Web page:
It’s easy, for me at least, to see why Tim became the center of all this. I and other music people are drawn to his quiet enthusiasm, his devotion to craft, his sense of New York history. He’s had good mentors too. Tim interned with the legendary Steve Stein — Steinski — who legendarily would take a whole week to prep a single two-hour radio mix. Tim also interned at DFA Records under James Murphy and Tim Goldsworthy, right when things were getting good. (Trivia: You can hear Tim play sax on the DFA remix of Radio 4's "Dance To The Underground.”) From there he became a mainstay at the legendary DFA parties in the early and mid 00s, and developed a reputation as a DJ not for his skill or taste but for his empathy—having a sixth sense to him about when he could take a party to another plane. Like the time he played the first Holy Ghost! 12” at Studio B... I was there!

Then there’s Beats In Space Records. I don’t know how Tim finds the time to run this impeccable label of his—now into double digits. But it doesn’t surprise me that, between Tim traveling the world and the world traveling to Tim, he finds great tunes that would otherwise slip by the rest of us. After A Laughing Light of Plenty’s beardo-disco stomp “The Rose”, Tim approached the group’s Eddie Ruscha with a simple question: Is there anything else? That’s how Secret Circuit came to be— killer psych techno disco pop, which is a neat enough summation of Tim’s tastes too. Since then BIS has released gritty schaffel (Gonno’s “Are You Asleep”), spartan house (Jee Day’s "Sum Of Love"), and soft-focus noir-pop (Paradis's "Hemisphere").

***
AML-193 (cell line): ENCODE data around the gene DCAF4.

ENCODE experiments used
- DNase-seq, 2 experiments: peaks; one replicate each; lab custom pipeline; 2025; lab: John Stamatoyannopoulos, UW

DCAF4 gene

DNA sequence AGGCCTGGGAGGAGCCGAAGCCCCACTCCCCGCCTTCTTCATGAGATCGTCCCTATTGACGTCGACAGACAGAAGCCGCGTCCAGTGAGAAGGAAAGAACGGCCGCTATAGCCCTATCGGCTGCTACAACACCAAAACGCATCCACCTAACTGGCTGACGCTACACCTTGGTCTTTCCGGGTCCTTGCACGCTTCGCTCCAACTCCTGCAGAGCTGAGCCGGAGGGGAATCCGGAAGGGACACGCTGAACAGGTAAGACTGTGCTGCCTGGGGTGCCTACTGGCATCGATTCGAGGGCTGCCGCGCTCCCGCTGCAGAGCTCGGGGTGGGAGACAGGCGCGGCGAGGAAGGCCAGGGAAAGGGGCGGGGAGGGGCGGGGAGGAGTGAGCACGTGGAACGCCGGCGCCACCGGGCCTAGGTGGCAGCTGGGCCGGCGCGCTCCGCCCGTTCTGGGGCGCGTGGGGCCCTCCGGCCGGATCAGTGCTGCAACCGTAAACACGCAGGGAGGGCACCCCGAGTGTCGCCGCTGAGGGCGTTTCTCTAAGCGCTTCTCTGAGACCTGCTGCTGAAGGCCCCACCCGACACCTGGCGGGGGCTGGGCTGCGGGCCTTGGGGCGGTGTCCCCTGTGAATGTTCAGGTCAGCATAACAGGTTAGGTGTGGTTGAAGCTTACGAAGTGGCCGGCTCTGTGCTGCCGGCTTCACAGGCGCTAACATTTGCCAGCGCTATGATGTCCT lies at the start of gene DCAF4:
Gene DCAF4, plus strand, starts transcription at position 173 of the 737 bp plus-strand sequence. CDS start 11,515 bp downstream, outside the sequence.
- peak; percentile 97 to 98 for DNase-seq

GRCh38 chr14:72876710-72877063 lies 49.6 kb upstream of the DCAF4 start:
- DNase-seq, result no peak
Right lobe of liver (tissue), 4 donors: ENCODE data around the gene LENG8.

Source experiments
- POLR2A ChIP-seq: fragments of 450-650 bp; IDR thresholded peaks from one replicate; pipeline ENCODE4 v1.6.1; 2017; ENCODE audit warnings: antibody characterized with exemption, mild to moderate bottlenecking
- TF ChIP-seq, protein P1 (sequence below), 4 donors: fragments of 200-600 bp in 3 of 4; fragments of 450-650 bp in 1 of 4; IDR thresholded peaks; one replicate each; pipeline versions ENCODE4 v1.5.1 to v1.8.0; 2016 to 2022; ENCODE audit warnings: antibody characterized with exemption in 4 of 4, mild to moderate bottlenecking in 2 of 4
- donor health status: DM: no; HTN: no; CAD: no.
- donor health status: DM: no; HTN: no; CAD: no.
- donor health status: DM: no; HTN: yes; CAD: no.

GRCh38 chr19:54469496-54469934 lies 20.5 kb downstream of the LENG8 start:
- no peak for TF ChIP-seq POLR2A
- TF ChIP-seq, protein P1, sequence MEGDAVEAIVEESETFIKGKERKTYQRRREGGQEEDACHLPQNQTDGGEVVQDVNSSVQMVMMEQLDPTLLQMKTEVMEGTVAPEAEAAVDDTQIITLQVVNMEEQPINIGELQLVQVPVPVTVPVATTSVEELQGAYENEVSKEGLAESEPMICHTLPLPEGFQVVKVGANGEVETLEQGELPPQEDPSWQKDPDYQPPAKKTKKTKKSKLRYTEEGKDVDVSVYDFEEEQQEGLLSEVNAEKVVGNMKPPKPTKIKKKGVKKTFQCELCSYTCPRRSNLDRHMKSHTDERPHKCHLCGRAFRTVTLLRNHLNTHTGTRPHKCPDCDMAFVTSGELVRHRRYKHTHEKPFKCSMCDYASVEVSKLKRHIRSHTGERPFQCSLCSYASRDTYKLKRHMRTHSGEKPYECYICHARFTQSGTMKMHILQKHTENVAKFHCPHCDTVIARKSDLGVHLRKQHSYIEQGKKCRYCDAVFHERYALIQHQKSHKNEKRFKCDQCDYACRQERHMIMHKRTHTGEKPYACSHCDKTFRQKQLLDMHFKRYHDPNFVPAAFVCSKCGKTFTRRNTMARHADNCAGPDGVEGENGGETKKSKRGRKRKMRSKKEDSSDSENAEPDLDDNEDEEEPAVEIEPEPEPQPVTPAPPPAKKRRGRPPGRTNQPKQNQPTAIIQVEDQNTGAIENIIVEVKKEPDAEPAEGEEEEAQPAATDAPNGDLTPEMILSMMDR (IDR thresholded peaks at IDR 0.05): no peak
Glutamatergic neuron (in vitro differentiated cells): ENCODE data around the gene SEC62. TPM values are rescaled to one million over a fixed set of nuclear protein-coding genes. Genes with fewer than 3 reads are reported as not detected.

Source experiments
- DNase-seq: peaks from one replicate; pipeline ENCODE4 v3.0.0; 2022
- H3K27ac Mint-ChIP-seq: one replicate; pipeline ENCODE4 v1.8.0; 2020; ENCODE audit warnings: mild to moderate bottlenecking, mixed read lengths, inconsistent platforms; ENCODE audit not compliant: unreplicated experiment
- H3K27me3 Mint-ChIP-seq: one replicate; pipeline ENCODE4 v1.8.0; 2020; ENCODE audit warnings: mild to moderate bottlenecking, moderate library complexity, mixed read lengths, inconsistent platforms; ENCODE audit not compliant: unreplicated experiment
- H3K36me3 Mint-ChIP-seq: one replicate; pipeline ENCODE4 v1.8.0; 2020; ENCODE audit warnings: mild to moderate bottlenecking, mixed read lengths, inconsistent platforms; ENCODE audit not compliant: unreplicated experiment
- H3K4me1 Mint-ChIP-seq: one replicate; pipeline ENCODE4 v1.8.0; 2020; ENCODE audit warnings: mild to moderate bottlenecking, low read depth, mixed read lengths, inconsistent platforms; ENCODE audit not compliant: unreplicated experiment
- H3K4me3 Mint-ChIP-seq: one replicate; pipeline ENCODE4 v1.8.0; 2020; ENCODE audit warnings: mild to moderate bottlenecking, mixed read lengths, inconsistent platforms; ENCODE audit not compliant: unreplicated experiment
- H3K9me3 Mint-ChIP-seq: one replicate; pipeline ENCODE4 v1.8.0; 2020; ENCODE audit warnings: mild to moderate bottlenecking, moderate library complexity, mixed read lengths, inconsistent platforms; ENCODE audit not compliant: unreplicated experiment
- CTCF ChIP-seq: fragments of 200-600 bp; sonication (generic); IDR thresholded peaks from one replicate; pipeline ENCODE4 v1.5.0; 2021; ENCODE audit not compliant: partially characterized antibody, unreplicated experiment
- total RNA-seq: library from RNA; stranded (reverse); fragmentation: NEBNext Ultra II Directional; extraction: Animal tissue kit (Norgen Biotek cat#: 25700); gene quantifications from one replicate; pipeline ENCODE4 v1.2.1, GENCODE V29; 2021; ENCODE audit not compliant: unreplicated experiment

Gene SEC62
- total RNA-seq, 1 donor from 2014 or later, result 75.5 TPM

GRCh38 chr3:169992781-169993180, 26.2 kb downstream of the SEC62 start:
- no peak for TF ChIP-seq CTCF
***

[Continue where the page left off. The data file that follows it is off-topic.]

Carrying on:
All those are monsters, but the story I keep coming back to is Lauer. Before Philip Lauer released music on Tim’s label, he was a fan of Tim’s show. And I like to think I can hear the Beats In Space influence in Lauer’s “Macsat Ring Down” — the clean, glitchy rhythms that fit together puzzle-like, the call and response bass and lead lines, the slow drip of overdrive. It seems custom built for Tim. Total hogwash maybe, and Tim would blush at the suggestion. As a radio host, DJ, label honcho — in any of these humble roles, let alone all of them, Tim’s aim is humble too: Make people excited about the music that excites him. But here he is: releasing records on Beats In Space that he would play on Beats In Space radio, by artists influenced by records Tim previously played on Beats In Space...

I mean, wow, right? Snake got your tongue, Tim? If he won’t gloat, I will.